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  • $\begingroup$ I’m not sure about random effects in the rms package, but I don’t think you need to call rms::rcs in the package regression functions. I would expect the function to work within glmer. $\endgroup$
    – Dave
    Dec 19, 2022 at 6:06
  • $\begingroup$ Sorry, I'm confused. Does the smooth function s() mean that center_sal no longer needs to be linearly associated with the log odds (it can have a non-linear trend)? Only in a glmm is the linear association required? $\endgroup$
    – Nate
    Dec 19, 2022 at 17:47
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but discovered there is a non-linear relationship between the predictor variable and the log odds of the response

That plot only shows a non-linear relationship for the entire population. You might still have linear relationships within subgroups of the population. For instance you could have something like the following image

example

In the image this non-linear relationship for the entire population arises because other predictor variables (shown with colors in the image) correlate with the predictor variable in the plot.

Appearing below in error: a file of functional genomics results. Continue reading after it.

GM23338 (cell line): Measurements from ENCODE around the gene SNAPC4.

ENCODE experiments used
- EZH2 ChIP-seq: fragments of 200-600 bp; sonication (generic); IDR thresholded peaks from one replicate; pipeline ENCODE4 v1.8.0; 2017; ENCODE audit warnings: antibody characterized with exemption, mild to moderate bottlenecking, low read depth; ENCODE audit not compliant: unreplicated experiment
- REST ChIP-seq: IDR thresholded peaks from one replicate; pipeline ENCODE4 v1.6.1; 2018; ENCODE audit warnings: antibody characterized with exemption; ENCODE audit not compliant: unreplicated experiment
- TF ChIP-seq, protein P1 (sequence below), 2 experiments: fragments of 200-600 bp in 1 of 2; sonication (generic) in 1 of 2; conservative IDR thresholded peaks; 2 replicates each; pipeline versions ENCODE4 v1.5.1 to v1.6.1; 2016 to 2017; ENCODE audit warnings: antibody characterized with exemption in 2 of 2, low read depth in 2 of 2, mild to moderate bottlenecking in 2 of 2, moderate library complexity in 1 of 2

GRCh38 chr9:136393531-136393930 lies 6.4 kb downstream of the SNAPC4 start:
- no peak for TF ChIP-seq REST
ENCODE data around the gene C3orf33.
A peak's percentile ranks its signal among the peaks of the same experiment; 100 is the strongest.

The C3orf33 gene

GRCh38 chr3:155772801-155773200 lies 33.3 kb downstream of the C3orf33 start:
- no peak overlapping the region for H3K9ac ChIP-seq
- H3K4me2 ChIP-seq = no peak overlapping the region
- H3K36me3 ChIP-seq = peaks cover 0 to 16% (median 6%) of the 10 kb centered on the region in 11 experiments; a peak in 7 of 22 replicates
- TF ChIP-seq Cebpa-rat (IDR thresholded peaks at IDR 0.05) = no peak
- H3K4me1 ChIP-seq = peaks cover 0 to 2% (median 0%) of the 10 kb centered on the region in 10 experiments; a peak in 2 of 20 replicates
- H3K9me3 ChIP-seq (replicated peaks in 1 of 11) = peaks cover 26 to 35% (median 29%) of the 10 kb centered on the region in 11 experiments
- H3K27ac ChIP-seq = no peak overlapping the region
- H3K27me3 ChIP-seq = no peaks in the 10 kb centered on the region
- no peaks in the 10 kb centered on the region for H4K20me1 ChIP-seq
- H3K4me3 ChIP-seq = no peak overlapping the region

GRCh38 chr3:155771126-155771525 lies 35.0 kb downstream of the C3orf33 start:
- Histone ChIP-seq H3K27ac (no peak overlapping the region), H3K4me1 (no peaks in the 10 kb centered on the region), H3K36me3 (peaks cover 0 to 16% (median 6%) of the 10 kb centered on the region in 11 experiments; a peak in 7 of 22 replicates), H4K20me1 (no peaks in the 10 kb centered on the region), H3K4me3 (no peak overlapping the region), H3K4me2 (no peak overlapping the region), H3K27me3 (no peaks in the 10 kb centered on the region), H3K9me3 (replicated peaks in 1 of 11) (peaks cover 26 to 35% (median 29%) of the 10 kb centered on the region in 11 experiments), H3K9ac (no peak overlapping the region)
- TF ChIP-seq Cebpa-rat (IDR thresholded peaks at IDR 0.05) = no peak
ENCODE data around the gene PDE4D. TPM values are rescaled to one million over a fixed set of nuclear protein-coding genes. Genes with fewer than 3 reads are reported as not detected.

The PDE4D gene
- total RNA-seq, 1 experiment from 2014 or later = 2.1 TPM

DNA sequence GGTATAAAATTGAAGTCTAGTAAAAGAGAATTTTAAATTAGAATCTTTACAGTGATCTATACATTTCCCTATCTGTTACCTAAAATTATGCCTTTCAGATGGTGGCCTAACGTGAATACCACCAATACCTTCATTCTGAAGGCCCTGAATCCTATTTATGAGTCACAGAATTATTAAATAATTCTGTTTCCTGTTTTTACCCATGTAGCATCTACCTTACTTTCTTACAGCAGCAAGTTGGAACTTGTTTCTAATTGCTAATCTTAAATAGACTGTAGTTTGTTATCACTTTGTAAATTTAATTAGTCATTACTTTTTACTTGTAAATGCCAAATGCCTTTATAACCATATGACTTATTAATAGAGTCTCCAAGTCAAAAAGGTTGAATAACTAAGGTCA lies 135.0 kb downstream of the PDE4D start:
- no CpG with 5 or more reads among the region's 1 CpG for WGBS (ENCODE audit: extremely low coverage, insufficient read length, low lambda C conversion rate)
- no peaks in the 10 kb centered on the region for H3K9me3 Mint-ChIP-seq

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  • $\begingroup$ Did some plotting and the various "colors" are quite well mixed, no discernable (linear) pattern. Thank you though! $\endgroup$
    – Nate
    Dec 20, 2022 at 15:25
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    $\begingroup$ @Nate, in your graph you have a linear pattern by definition because your model to make it is linear (it's the other parameters that make the U-shaped relationship). It might be less visible because you have more groups and smaller groups. Anyway, maybe it does make sense to add a non-linear term in the model, but the current graph in the question does not show this very well. If you would compute another model with an additional quadratic term, then you can use an ANOVA or likelihood ratio test to see whether the extra non-linear term makes an improvement. $\endgroup$ Dec 20, 2022 at 15:27